"In his beautiful book Why We Make Things and Why It Matters, Peter Korn invites us to understand craftsmanship as an activity that connects us to others, and affirms what is best in ourselves. Korn locates the value of making useful things in a larger frame. Once made, the useful thing recedes into the background of some form of life -- one that is shared by those who use the thing. The craftsman’s activity thus offers a tacit affirmation of other activities – the daily doings of a community – as being worthy of his investment of care. Here is an alternative to notions of “creativity” that regard it as primarily self-expression. In Why We Make Things and Why It Matters, Korn restores craftsmanship to less narcissistic self-understanding."
"Peter Korn writes that his work as a furniture-maker tries to accomplish three goals: integrity, simplicity, and grace. Fortunately, these qualities are also what distinguish his writing. In this book, he gives the reader an almost tangible sense of what it takes to be a creative craftsman; a homo faber, a maker of things, which is one of the central elements of the human condition. But he does much more than that: he explores — with integrity, simplicity, and grace — what the search for self and for belonging entails in our rapidly changing times."
"What is the point of craft in a completely mass-produced world? Peter Korn''s life, as told here, holds an answer. This fascinating account of Korn's path from novice carpenter to mastery as a woodworker and teacher offers insights into the significance of the handmade object for the maker as well as for society as a whole."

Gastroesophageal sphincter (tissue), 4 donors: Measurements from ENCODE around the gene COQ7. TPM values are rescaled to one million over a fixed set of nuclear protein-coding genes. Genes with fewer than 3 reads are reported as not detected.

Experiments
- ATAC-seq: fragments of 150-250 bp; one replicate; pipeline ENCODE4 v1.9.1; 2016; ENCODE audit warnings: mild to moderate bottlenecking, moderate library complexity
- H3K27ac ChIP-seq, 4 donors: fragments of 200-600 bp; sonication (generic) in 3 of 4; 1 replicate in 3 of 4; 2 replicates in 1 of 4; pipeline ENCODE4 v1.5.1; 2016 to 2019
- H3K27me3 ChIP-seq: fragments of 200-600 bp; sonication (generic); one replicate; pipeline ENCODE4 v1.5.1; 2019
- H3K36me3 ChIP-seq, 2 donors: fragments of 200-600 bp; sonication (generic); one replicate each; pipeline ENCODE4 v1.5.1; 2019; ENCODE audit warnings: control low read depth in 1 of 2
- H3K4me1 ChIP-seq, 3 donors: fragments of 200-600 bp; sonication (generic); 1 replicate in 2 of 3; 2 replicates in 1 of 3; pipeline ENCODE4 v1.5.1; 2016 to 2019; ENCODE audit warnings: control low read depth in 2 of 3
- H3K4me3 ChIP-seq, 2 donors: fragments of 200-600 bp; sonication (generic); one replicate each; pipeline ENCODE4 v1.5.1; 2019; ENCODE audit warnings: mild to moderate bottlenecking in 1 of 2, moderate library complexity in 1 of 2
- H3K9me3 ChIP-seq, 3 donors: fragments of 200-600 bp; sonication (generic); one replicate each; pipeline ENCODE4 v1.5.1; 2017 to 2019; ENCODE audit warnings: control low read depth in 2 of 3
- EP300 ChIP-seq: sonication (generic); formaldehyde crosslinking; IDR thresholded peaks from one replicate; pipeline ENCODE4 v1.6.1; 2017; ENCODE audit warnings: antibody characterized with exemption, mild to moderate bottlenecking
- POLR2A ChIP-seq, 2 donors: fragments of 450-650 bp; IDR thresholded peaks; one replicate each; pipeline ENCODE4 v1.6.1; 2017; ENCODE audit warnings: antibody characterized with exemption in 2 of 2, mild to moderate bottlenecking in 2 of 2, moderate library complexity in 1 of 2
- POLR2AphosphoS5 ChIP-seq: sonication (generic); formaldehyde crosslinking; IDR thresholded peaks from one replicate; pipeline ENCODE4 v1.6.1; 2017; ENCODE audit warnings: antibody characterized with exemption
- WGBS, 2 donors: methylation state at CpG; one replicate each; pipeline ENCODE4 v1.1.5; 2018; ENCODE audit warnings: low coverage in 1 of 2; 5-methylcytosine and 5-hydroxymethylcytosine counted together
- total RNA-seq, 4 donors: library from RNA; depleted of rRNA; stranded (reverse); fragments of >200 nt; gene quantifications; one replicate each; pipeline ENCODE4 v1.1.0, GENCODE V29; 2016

Martin Puryear, sculptor
"Peter Korn’s brilliant new book, Why we Make Things and Why it Matters: The Education of a Craftsman, resonates with me as a visual artist in a profound way. I share his passion for craft and admire his ability to take a plank of wood and fashion anything he sets his mind to. Throughout the centuries, furniture makers and painters have shared a set of belief systems centered on craft. In recent decades, art and painting in particular have veered away from these concerns. There is no more despised word in the art world than “craft” – the dreaded “c-word”. We have entered a period of post-studio art. Imagine if Peter Korn gave up his workshop and just thought about making furniture. Or, at best, hired someone else who possessed those skills to fabricate it for him. Even more outrageous is the current art world practice in painting called “deskilled art”, in which you attempt to show the viewer that you don’t even possess these craftsman-like skills.
I think of my grandmother who as an agoraphobic, nervous wreck calmed herself by knitting, crocheting and quilting - all of which seemed to have the effect of raking gravel in a Zen Buddhist garden. This is illustrated by the following example. As I watched my grandmother work on a cable knit sweater for months I was shocked to see her pull the yarn out and wind it into balls of yarn. I said, “Nana, how can you throw this away?” She said, “It’s not the sweaters I like. You all have way too many sweaters. It’s the knitting that I like”.
The pleasure and calm that I get as a painter fashioning a complicated work from colored dirt on canvas is, I believe, the same pleasure and peace that Peter Korn and his students get as craftsmen."
Chuck Close, painter